Hurricane warning issued in Florida as Nicole tracks toward storm-weary state
A hurricane warning was issued along the central part of Florida's east coast on Tuesday as Tropical Storm Nicole churned across the Atlantic and showed signs of further strengthening as it tracked toward the storm-weary state. AccuWeather meteorologists expect this sprawling storm to take a turn and hit Florida’s east coast — as a hurricane — later this week before it takes a run up the Eastern Seaboard.
On Monday, Florida Gov. Ron DeSantis declared a state of emergency in anticipation of Nicole's arrival.
The Sunshine State faces long-duration impacts from pounding surf, strong winds and torrential rain, and as a result, AccuWeather forecasters have rated Nicole a 1 on the AccuWeather RealImpact™ Scale for Hurricanes. This scale takes into account the effects of storm surge, coastal erosion, flooding, wind and economic damage, while the Saffir-Simpson Hurricane Wind scale accounts for wind intensity only.
Nicole will strengthen into a hurricane prior to making landfall along the central Florida coast early Thursday. Impacts could be severe along Florida’s Atlantic coast and over the Florida Peninsula in general.
A hurricane warning was in effect for a large portion of the Florida east coast and the northwestern Bahamas, and a tropical storm warning was in effect for the northeastern Florida coast as well as part of the Georgia coast.
As of Tuesday midday, Nicole gained a bit of strength since Monday and has transitioned from a subtropical storm to a tropical storm with 50 mph sustained winds. Nicole was spinning 460 miles to the east of West Palm Beach, Florida, and was moving westward at 9 mph.
The combination of Nicole's perpendicular track straight into the Florida Peninsula, a broad area of strong easterly winds from the Atlantic and the astronomical effects of the full moon will hit coastal areas hard from near West Palm Beach to St. Augustine and Jacksonville Beach, forecasters warn.
Along much of the Florida Atlantic coast and the Georgia coast, conditions could be more severe with Nicole compared to Ian. Tides will continue to trend above normal through Wednesday and into Thursday. A water level rise of several feet is likely near and well north of where the center of the storm moves inland. A broad zone of where a storm surge of 3-6 feet is forecast from near West Palm Beach to near Savannah, Georgia. From near the Space Coast to Daytona Beach the storm surge can be locally higher than 6 feet.
"In coastal areas, especially from the Space Coast of Florida through the Carolinas, tropical-storm-force wind gusts can occur for 36-48 hours straight," AccuWeather Director of Forecasting Operations Dan DePodwin said. "This is a longer duration than typical tropical systems."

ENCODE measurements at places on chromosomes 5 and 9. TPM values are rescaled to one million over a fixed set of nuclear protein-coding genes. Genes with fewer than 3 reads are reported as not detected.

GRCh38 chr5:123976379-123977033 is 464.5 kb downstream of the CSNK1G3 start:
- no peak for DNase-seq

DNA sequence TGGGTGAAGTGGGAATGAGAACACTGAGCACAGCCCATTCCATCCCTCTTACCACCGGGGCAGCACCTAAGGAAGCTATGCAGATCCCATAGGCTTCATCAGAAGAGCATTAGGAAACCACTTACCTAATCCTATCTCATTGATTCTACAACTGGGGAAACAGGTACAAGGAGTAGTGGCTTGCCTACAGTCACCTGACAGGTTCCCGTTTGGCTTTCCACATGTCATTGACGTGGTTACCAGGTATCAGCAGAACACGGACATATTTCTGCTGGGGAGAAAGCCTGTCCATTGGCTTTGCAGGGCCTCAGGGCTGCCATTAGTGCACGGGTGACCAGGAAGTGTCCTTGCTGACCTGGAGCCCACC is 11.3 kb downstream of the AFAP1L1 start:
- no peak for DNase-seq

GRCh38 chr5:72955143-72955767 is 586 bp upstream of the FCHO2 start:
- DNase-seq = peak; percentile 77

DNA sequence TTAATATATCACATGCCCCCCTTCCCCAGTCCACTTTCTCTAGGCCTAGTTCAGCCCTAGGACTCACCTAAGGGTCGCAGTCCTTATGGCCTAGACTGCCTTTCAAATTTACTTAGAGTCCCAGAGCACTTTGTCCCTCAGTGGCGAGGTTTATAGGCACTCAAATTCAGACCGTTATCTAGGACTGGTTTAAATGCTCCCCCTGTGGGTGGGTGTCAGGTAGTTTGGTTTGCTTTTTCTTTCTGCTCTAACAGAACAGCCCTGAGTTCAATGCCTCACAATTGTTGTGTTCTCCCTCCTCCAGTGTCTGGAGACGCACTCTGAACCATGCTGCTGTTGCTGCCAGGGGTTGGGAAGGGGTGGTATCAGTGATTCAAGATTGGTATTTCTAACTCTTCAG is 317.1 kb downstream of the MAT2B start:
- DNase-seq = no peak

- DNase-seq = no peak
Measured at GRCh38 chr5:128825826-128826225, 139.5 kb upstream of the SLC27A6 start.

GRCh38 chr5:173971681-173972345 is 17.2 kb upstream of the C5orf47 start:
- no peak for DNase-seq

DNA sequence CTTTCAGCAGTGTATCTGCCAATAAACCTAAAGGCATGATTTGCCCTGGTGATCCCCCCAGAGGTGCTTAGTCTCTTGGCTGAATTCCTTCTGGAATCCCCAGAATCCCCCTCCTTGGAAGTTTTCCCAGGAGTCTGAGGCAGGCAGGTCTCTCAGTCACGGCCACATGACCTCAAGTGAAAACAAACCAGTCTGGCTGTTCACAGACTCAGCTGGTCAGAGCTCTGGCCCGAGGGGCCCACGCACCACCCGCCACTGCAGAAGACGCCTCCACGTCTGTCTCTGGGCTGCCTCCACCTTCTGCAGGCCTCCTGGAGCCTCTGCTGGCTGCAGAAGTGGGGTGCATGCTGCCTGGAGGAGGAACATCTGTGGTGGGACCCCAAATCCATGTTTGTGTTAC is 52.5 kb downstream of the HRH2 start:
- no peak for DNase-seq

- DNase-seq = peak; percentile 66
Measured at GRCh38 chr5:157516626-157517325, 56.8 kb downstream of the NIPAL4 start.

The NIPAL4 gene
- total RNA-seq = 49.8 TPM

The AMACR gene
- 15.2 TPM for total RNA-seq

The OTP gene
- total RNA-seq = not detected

Many of the beaches and some of the dunes have been torn up in the wake of Ian's indirect impacts and could be especially vulnerable to a direct assault by a tropical storm or hurricane coming in from the east.
There is a chance the center of the storm could track farther to the south or to the north. A track farther to the south along the eastern coast of Florida could bring more significant impacts in terms of coastal flooding and wind to Fort Lauderdale and Miami while a track more to the north could bring more severe conditions from the Florida Space Coast to the Jacksonville Beach area.
Because of Nicole's projected track and strength while pushing westward across the Florida Peninsula prior to the end of the week, conditions in Ian-ravaged areas of southwestern Florida will be on par with a moderate tropical storm with squally showers and thunderstorms and minimal water level rise.
However, with any tropical system that makes landfall, there is a risk of severe thunderstorms including isolated tornadoes and waterspouts. This risk includes much of the southern and central parts of the Florida Peninsula and Keys.
"It is extremely unusual for tropical storms to hit the east coast of Florida in November," AccuWeather Senior Weather Editor and meteorologist Jesse Ferrell said. "Besides the 1935 Miami Hurricane, the only other storm [to hit Florida's east coast during the month] was an unnamed system in 1946."
Only two hurricanes have struck Florida during the month of November, Ferrell added. Kate crashed into the Florida Panhandle as a Category 2 storm on the Saffir-Simpson scale in November of 1985 -- 50 years after the Miami Hurricane had made landfall in the southeastern part of the state.